“Talking technology...,” the Prime Minister’s Office said in a Twitter post after Modi’s meeting with Qualcomm CEO Cristiano Amon and First Solar CEO Mark Widmar. They had a productive interaction, it said. “PM Modi highlighted the vast opportunities India offers. Mr. Amon expressed keenness to work with India in areas such as 5G and other” Digital India efforts, it added.
Modi discussed India’s renewable energy landscape with Mark Widmar, CEO of First Solar, a leading US-based manufacturer of solar panels. Widmar shared plans to use the Indian government’s ambitious production linked incentive (PLI) scheme for manufacturing solar power equipment with unique thin-film technology and integrating India into global supply chains. In his meeting with Adobe CEO Shantanu Narayen, the PM discussed Adobe’s ongoing activities in India and future investment plans. Modi also met Vivek Lall, chief executive of General Atomics, and Stephen A Schwarzman from Blackstone.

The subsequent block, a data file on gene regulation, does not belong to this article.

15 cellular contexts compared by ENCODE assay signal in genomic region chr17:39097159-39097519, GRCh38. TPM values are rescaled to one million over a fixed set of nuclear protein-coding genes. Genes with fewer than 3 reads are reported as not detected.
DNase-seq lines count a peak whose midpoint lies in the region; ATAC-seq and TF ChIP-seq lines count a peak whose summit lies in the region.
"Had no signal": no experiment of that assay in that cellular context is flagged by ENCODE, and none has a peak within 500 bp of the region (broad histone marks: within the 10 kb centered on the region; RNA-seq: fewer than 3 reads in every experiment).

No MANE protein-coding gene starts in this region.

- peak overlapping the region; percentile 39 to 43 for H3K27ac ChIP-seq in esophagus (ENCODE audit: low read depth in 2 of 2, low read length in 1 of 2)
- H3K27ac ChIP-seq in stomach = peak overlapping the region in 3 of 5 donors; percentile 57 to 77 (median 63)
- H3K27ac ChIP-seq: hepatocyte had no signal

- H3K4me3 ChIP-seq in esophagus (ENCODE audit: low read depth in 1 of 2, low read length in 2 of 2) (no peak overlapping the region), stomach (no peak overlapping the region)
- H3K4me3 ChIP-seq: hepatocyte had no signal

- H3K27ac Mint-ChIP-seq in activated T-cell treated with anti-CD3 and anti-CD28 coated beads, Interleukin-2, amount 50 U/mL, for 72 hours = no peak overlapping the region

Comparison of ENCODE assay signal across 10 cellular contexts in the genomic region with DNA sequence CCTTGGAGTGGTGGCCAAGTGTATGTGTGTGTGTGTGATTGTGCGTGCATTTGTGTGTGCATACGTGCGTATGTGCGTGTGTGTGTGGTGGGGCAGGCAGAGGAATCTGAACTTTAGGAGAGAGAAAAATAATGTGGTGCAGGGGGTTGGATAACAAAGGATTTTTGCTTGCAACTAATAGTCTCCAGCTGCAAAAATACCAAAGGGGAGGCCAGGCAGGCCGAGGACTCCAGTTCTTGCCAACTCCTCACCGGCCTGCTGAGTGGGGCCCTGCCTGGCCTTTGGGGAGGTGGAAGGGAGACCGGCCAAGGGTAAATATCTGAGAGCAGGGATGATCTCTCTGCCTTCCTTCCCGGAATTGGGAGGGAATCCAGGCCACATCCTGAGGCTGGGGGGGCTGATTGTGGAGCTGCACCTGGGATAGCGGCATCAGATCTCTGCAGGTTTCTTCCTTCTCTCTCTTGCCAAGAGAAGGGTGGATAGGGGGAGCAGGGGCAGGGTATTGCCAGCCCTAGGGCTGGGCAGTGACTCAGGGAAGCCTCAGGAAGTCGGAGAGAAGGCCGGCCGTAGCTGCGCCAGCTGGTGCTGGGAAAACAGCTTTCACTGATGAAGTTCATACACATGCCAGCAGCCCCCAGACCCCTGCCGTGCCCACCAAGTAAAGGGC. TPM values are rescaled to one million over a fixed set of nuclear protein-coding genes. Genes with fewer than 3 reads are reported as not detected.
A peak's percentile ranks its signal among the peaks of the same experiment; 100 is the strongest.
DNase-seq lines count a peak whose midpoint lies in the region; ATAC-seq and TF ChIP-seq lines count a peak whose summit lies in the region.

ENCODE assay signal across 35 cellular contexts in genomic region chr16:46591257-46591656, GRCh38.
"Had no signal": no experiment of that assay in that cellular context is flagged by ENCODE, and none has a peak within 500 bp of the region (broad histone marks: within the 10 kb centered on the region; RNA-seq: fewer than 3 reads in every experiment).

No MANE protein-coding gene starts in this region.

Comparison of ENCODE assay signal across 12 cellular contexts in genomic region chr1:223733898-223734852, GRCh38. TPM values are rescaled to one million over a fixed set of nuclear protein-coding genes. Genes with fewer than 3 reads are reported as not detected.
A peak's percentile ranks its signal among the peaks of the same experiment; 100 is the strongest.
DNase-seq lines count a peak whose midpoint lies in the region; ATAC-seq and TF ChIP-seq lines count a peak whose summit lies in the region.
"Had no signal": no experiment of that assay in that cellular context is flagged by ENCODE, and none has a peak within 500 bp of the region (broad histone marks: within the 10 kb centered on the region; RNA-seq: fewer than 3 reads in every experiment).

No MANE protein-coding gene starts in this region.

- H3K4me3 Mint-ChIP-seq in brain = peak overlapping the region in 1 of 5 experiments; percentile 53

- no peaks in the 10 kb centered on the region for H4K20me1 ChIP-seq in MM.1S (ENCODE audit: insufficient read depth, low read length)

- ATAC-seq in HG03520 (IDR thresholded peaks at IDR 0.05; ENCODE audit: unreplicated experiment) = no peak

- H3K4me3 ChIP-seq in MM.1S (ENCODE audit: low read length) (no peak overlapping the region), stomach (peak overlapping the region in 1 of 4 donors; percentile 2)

Modi would later drive down to the White House for a meeting with Indian-origin US Vice President Kamala Harris at her ceremonial office. The maiden meeting between the two leaders has been scheduled for an hour.
US rules out adding India or Japan to AUKUS alliance
The US has ruled out adding India or Japan to the new trilateral security partnership with Australia and Britain to meet the challenges of the 21st century in the strategic Indo-Pacific region. On September 15, US President Joe Biden, Australian Prime Minister Scott Morrison and British Prime Minister Boris Johnson jointly announced the formation of the trilateral security alliance AUKUS under which Australia would get a fleet of nuclear-powered submarines for the first time. “The announcement of AUKUS last week was not meant to be an indication, and I think this is the message the President also sent to (French President Emmanuel) Macron, that there is no one else who will be involved in security in the Indo-Pacific,” White House Press Secretary Jen Psaki told reporters.